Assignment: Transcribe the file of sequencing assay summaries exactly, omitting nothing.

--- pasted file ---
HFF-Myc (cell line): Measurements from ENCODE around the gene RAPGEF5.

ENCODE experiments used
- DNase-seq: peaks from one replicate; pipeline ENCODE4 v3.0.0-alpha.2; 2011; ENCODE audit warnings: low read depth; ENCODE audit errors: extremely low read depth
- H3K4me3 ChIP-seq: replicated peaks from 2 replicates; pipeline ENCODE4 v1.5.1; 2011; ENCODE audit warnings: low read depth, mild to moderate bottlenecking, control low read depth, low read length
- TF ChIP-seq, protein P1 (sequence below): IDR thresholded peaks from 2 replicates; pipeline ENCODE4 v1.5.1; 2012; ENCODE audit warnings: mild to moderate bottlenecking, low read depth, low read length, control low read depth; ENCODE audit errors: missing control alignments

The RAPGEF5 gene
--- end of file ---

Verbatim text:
HFF-Myc (cell line): Measurements from ENCODE around the gene RAPGEF5.

ENCODE experiments used
- DNase-seq: peaks from one replicate; pipeline ENCODE4 v3.0.0-alpha.2; 2011; ENCODE audit warnings: low read depth; ENCODE audit errors: extremely low read depth
- H3K4me3 ChIP-seq: replicated peaks from 2 replicates; pipeline ENCODE4 v1.5.1; 2011; ENCODE audit warnings: low read depth, mild to moderate bottlenecking, control low read depth, low read length
- TF ChIP-seq, protein P1 (sequence below): IDR thresholded peaks from 2 replicates; pipeline ENCODE4 v1.5.1; 2012; ENCODE audit warnings: mild to moderate bottlenecking, low read depth, low read length, control low read depth; ENCODE audit errors: missing control alignments

The RAPGEF5 gene